Google co-founder Larry Page has a new startup called Kitty Hawk that's trying to make little plane-drone hybrids that can fly themselves around with paying passengers inside, aka flying robotaxis. They've apparently been working on it for years in Christchurch in New Zealand, as they found the regulatory system much friendlier for experimental aircraft than in the USA, as NZ has already come up with laws around self-flying passenger vehicles. Kitty Hawk hopes to have its first paying customers zooming around NZ in around 6 years time. God speed to New Zealand!
YouTube's CEO was on stage at SXSW today and in the wide ranging discussion, said that YouTube will soon start showing links to Wikipedia articles below videos that are possibly bullshit. For example, you're watching a video about how the moon landing is false. YouTube will pop up a link to the moon landing Wikipedia page. They're calling this "informational cues". It's not know how YouTube will determine if a video deserves one of these informational cues - I hope it's a bit smarter than some keywords.
Apple announced that WWDC 2018 will be back in San Jose this year and take place from June 4th through to June 8th. Google I/O was announced a few weeks ago too, it's happening May 8th to May 10th in Mountain View. I guess if you cared, you'd already know about these dates. I'm really struggling to write today's issue so pardon me for being brief. I don't know what's going on, but my brain is just busted. It's like the ability to digest information and summarize it, that normally comes naturally to me, just isn't working today. It's incredibly frustrating when this happens. Sorry for the shit issue, they can't all be gold.
Stephen Hawking passed away today. He was 76. I don't really know much about him, never got into the astrophysics stuff he was into and he wasn't necessarily a "tech" person, but it just felt like something I should mention here. Stephen won almost every physics related award possible, has his name on loads of significant buildings and sold 10 million copies of a book about cosmology. Despite suffering from ALS for decades, he still did what he wanted to do and achieved so much. That's pretty damn inspirational.
So Fitbit is still a thing hey? They've announced a new smartwatch called the Versa. It's based on Fitbit's own Fitbit OS and is "swimproof", has 4 days of battery life, measures steps & heart rate, can do sleep tracking and ties in to Fitbit's personal health dashboard. It reminds me of the Pebble watch. It'll go on sale in a few weeks for $299.95. There's also the new Fitbit Ace, that they're pushing as a fitness band for kids that parents have full control over. Apparently giving a kid a fitness band helps them build good habits around physical activity.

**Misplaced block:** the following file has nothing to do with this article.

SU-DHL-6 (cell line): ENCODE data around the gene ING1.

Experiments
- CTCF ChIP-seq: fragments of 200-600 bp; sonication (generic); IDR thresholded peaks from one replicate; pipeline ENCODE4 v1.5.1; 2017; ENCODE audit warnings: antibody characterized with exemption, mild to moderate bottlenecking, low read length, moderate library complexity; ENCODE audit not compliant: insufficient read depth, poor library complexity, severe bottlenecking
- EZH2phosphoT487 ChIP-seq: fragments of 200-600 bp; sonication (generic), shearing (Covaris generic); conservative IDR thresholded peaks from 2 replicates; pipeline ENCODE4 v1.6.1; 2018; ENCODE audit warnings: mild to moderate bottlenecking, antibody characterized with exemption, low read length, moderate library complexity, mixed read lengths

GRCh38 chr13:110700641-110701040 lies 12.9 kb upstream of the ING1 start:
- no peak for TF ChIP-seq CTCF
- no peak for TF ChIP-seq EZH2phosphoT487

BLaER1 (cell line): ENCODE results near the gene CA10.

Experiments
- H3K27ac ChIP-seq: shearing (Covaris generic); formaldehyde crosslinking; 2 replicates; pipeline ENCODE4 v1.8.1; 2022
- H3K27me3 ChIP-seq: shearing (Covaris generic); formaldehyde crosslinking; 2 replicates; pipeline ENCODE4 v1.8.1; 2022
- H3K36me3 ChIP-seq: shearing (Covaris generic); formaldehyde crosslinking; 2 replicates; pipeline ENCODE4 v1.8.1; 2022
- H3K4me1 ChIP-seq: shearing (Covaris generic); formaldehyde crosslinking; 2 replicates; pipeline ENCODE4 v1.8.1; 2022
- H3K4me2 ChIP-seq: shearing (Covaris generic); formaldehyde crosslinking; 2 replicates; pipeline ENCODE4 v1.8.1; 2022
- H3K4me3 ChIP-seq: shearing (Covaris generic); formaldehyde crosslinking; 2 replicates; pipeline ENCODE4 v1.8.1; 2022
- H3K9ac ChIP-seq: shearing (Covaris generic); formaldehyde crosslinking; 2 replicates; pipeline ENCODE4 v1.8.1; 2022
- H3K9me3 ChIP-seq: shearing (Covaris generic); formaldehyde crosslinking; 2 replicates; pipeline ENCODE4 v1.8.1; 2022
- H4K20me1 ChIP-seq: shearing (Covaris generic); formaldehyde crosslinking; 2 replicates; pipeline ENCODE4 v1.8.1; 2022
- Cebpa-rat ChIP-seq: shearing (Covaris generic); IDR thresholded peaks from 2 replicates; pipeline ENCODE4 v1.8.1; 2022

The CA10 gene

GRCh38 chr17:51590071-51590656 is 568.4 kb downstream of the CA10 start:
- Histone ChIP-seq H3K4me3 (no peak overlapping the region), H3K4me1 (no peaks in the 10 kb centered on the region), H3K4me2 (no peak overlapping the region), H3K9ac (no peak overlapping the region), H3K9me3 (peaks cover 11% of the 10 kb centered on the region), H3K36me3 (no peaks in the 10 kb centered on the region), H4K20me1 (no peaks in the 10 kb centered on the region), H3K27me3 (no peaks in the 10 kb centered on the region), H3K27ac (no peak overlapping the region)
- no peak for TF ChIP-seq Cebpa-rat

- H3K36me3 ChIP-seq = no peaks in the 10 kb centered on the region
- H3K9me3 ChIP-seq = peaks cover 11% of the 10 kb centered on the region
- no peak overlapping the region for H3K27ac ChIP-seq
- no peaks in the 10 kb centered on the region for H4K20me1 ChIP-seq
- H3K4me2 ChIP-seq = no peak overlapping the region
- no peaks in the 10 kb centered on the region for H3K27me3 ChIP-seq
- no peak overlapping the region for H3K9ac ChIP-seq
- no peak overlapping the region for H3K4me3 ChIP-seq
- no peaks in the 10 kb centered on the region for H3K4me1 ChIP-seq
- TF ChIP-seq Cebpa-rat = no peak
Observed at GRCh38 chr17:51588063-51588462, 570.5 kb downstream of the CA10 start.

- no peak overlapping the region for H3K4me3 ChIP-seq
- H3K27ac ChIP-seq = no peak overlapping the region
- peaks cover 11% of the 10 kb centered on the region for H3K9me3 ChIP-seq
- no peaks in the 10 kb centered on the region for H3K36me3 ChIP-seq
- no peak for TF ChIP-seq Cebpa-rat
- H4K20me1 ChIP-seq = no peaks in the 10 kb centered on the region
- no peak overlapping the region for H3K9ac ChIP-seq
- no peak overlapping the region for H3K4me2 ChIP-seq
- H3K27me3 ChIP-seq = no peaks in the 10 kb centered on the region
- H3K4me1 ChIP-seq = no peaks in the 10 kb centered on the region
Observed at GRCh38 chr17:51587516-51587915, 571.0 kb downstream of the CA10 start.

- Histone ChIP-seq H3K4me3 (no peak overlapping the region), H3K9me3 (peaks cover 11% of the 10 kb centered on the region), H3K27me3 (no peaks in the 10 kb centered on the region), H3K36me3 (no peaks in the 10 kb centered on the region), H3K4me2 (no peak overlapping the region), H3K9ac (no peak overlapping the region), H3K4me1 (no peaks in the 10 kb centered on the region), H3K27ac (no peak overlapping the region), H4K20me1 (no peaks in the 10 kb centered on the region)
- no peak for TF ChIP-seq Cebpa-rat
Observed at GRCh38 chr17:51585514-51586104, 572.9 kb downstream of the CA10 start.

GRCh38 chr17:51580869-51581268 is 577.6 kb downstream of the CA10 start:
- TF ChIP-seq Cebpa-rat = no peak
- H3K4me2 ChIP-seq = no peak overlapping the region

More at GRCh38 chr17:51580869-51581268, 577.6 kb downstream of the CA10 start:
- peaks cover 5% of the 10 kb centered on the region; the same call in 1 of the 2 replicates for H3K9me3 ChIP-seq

The International Olympic Committee is keen to get esports into the program at future Olympic Games, but not violent ones. IOC President Thomas Bach said that "we want to promote nondiscrimination, nonviolence, and peace among people. This doesn't match with video games, which are about violence, explosions, and killing. And there we have to draw a clear line". That's all well and good, but if you think about all the popular esports games (League of Legends, Dota 2, Call of Duty, Counter-Strike, Overwatch), it doesn't leave many titles for the IOC to pick from.
The government started public hearings today as part of their inquiry into why they suck at computers. Multiple people said that not employing skilled IT staff is probably the major reason for the mess. Relying on contractors not only costs heaps more, but erodes ongoing IT knowledge in government departments. Evidence of this lack of skill and resources is a report on 54 federal government websites that were taken offline for an entire weekend in May 2017 to do maintenance. That's pretty old school and is definitely not best practice in 2017.
Atlassian co-founder Mike Cannon-Brookes has gone on a rant about tech jobs in front of the federal "Senate's Select Committee on the Future of Work and Workers". According to him, the best way for Australia to grow its tech industry is to make it way easier for skilled foreigners to work here. Get the best foreigners to come and they'll be "job multipliers" apparently. At the same time, we need to stop the best and brightest Australian techies from going overseas. He also said that Atlassian will probably end up basing fewer of their projects in Australia because they simply can't find the right people to do the work here.
That's it, see ya tomorrow!